Governance perspective Beyond WOKE – acting now on SESG
During 2020 consciousness of SESG (Sustainability, Environment, Social and Governance) developed rapidly, and there is a broad understanding of what it is and why it matters.
Providers of capital make decisions based on SESG metrics and the court of public opinion factors ESG behaviour into its judgements. Companies are therefore under pressure to improve their SESG performance. Awareness must be followed by action – prompt action. But that is not yet so much in evidence, which is surprising given the data proving the financial merits and other business benefits of engagement with the SESG debate.
Probably a major reason for this inertia is profound uncertainty about what to do and how to do it. This paper offers three core principles to help businesses understand the What? and How? of SESG, so they can deliver impactful change and enjoy the concomitant value enhancement and reputation dividend. Those principles – the Rule of Three mentioned in the title – are: Materiality, Advocacy & Authenticity.
During 2020 clients have asked: “We need to do something on ESG for our annual report/capital markets day – can you draft something?” That’s a tough one. Every business has its own SESG story and there is small benefit in boilerplate, however elegantly worded.
To reap the potential returns businesses must first integrate SESG efforts into their strategy, and then they must operationalise that strategy. Once that’s done, writing about it becomes relatively easy.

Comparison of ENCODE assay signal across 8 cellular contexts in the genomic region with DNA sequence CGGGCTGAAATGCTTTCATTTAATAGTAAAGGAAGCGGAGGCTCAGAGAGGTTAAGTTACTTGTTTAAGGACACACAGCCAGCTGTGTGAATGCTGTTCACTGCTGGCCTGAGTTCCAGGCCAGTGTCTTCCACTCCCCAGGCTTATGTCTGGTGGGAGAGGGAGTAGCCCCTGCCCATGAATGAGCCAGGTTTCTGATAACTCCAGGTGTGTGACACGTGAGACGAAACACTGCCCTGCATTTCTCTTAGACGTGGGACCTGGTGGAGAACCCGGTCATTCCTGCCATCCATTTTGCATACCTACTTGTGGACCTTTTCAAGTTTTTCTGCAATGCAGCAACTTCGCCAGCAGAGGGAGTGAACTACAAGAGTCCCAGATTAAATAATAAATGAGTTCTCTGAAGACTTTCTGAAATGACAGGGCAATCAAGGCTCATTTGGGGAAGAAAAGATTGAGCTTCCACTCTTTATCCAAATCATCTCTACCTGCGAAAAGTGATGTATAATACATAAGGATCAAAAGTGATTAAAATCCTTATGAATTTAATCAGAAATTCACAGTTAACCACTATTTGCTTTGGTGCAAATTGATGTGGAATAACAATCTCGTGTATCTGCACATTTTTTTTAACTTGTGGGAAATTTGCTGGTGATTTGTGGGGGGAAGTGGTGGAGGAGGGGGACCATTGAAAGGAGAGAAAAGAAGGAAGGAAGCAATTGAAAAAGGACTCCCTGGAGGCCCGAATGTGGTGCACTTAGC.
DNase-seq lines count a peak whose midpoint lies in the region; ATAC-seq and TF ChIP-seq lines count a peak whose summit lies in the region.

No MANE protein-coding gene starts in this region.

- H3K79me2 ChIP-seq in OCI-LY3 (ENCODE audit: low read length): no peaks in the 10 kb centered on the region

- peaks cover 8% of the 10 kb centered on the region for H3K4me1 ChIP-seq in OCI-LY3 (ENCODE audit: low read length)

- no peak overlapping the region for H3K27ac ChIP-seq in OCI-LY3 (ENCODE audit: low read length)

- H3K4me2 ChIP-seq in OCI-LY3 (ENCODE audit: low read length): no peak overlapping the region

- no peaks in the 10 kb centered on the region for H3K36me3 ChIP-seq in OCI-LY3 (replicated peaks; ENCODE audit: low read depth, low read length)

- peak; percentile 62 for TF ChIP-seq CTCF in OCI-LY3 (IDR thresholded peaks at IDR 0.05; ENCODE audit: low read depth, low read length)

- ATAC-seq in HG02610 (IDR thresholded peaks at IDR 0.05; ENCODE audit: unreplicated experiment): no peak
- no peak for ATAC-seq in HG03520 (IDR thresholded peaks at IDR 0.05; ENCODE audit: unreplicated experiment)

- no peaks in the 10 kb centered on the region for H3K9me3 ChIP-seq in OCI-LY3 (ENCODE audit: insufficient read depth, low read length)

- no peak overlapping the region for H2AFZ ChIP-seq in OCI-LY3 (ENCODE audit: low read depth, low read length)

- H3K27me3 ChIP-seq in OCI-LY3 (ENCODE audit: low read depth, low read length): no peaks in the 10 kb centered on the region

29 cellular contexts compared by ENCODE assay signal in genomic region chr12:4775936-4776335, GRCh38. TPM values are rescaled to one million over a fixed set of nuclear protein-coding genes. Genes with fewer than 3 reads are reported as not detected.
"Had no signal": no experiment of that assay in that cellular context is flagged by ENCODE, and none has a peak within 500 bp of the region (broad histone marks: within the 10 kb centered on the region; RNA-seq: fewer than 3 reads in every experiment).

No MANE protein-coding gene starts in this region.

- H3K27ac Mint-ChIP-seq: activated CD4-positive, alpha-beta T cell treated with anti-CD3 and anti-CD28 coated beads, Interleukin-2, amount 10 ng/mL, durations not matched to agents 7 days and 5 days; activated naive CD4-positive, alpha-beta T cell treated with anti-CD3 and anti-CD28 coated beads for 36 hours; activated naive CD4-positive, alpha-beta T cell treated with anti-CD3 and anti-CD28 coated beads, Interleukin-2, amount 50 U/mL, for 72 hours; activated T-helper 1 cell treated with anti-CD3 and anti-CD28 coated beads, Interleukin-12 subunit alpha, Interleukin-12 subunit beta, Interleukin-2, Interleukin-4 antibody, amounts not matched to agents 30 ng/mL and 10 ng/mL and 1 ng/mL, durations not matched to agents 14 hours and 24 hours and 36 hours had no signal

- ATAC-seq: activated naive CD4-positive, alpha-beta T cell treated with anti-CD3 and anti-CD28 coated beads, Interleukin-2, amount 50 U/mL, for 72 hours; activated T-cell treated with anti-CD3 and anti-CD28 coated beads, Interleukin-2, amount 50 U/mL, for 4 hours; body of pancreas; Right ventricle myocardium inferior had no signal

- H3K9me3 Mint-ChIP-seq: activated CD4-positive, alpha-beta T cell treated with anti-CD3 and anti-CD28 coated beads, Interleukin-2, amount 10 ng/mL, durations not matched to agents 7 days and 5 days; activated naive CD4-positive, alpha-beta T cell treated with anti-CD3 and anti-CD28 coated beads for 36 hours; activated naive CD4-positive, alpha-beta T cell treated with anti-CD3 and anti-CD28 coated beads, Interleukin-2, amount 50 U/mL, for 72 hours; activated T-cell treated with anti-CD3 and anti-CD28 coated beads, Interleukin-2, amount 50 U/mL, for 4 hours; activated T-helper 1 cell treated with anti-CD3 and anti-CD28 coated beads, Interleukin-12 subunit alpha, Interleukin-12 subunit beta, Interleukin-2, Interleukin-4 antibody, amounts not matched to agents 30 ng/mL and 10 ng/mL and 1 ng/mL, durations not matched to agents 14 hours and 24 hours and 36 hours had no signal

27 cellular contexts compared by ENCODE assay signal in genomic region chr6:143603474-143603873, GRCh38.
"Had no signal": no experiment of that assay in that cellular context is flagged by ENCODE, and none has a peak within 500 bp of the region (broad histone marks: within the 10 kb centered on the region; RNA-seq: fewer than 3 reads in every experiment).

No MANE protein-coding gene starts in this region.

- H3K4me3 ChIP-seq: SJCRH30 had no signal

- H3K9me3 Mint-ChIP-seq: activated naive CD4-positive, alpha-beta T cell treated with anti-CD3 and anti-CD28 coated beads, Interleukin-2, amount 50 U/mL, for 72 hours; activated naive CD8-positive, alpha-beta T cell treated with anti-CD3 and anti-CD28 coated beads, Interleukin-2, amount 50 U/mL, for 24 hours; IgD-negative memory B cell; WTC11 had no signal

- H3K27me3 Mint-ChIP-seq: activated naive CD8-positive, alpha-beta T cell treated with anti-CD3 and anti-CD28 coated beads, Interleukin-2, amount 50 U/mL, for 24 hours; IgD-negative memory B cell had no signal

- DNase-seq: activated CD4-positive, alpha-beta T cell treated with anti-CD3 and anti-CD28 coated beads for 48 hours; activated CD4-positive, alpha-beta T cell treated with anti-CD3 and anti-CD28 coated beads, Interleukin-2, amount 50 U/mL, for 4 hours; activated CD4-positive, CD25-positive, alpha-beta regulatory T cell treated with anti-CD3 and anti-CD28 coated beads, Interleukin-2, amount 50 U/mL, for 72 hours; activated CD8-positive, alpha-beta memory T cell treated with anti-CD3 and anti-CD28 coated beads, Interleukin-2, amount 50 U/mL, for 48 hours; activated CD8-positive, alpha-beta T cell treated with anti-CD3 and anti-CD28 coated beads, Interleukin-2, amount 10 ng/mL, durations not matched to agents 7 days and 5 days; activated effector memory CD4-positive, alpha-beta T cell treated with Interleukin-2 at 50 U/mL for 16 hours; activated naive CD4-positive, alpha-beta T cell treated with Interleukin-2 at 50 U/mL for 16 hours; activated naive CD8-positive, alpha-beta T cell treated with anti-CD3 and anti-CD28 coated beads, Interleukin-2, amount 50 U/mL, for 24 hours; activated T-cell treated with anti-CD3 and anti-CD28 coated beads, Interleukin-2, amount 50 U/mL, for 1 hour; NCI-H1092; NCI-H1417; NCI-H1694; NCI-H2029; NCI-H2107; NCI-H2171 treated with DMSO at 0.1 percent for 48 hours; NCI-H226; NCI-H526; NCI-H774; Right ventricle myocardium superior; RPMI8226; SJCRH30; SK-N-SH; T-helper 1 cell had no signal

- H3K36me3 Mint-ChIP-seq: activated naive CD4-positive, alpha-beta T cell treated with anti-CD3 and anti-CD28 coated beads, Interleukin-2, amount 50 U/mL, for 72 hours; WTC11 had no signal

The first challenge for boards is this: identify the material SESG issues in your industry and develop initiatives for your business that set you apart from the competition. Focus on those that are hard to copy. Boards which invest indiscriminately at anything with an SESG flavour will waste cost and in all likelihood experience reduced financial outcomes. Inevitably they will have developed standardised and non-bespoke SESG behaviours. While worthy and virtuous those behaviours are unlikely to improve financial performance and generate the Alpha so coveted by CEOs.
Businesses are being judged on the connection between effective SESG behaviour and financial outcome. That connection demands an SESG strategy in which material SESG factors are prioritised and non-material SESG factors are relegated. The strategy will then be used in the business, or “operationalised”. Then it will drive results.